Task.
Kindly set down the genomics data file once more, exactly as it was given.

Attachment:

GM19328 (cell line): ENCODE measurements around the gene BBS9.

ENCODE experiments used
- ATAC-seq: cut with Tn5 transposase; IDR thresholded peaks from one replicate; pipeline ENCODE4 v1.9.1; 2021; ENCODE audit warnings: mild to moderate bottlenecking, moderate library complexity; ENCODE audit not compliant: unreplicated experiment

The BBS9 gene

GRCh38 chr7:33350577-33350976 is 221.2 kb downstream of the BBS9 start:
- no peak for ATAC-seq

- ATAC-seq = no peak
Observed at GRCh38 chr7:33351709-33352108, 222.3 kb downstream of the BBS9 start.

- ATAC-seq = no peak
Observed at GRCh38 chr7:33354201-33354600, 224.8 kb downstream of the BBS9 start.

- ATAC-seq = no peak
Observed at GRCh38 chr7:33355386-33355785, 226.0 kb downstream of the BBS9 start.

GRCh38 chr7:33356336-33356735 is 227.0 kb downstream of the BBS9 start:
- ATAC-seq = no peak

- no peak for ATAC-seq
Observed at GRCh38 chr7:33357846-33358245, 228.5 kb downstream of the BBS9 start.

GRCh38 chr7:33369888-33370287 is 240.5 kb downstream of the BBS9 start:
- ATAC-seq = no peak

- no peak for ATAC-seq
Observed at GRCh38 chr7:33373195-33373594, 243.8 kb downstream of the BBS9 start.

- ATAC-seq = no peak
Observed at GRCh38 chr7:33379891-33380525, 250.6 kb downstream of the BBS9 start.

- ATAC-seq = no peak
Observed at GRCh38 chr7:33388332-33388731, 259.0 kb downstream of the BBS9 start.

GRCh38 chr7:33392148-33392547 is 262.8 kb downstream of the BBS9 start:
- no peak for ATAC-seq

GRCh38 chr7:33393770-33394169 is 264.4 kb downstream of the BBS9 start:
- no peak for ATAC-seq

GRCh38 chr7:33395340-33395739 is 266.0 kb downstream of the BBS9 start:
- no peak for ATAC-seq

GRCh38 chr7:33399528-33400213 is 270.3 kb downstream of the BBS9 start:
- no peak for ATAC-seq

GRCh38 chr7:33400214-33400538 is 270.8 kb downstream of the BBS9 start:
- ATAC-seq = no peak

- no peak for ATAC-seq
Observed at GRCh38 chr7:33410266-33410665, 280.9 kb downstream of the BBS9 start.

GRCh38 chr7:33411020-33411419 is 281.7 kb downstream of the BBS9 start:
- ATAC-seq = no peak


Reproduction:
GM19328 (cell line): ENCODE measurements around the gene BBS9.

ENCODE experiments used
- ATAC-seq: cut with Tn5 transposase; IDR thresholded peaks from one replicate; pipeline ENCODE4 v1.9.1; 2021; ENCODE audit warnings: mild to moderate bottlenecking, moderate library complexity; ENCODE audit not compliant: unreplicated experiment

The BBS9 gene

GRCh38 chr7:33350577-33350976 is 221.2 kb downstream of the BBS9 start:
- no peak for ATAC-seq

- ATAC-seq = no peak
Observed at GRCh38 chr7:33351709-33352108, 222.3 kb downstream of the BBS9 start.

- ATAC-seq = no peak
Observed at GRCh38 chr7:33354201-33354600, 224.8 kb downstream of the BBS9 start.

- ATAC-seq = no peak
Observed at GRCh38 chr7:33355386-33355785, 226.0 kb downstream of the BBS9 start.

GRCh38 chr7:33356336-33356735 is 227.0 kb downstream of the BBS9 start:
- ATAC-seq = no peak

- no peak for ATAC-seq
Observed at GRCh38 chr7:33357846-33358245, 228.5 kb downstream of the BBS9 start.

GRCh38 chr7:33369888-33370287 is 240.5 kb downstream of the BBS9 start:
- ATAC-seq = no peak

- no peak for ATAC-seq
Observed at GRCh38 chr7:33373195-33373594, 243.8 kb downstream of the BBS9 start.

- ATAC-seq = no peak
Observed at GRCh38 chr7:33379891-33380525, 250.6 kb downstream of the BBS9 start.

- ATAC-seq = no peak
Observed at GRCh38 chr7:33388332-33388731, 259.0 kb downstream of the BBS9 start.

GRCh38 chr7:33392148-33392547 is 262.8 kb downstream of the BBS9 start:
- no peak for ATAC-seq

GRCh38 chr7:33393770-33394169 is 264.4 kb downstream of the BBS9 start:
- no peak for ATAC-seq

GRCh38 chr7:33395340-33395739 is 266.0 kb downstream of the BBS9 start:
- no peak for ATAC-seq

GRCh38 chr7:33399528-33400213 is 270.3 kb downstream of the BBS9 start:
- no peak for ATAC-seq

GRCh38 chr7:33400214-33400538 is 270.8 kb downstream of the BBS9 start:
- ATAC-seq = no peak

- no peak for ATAC-seq
Observed at GRCh38 chr7:33410266-33410665, 280.9 kb downstream of the BBS9 start.

GRCh38 chr7:33411020-33411419 is 281.7 kb downstream of the BBS9 start:
- ATAC-seq = no peak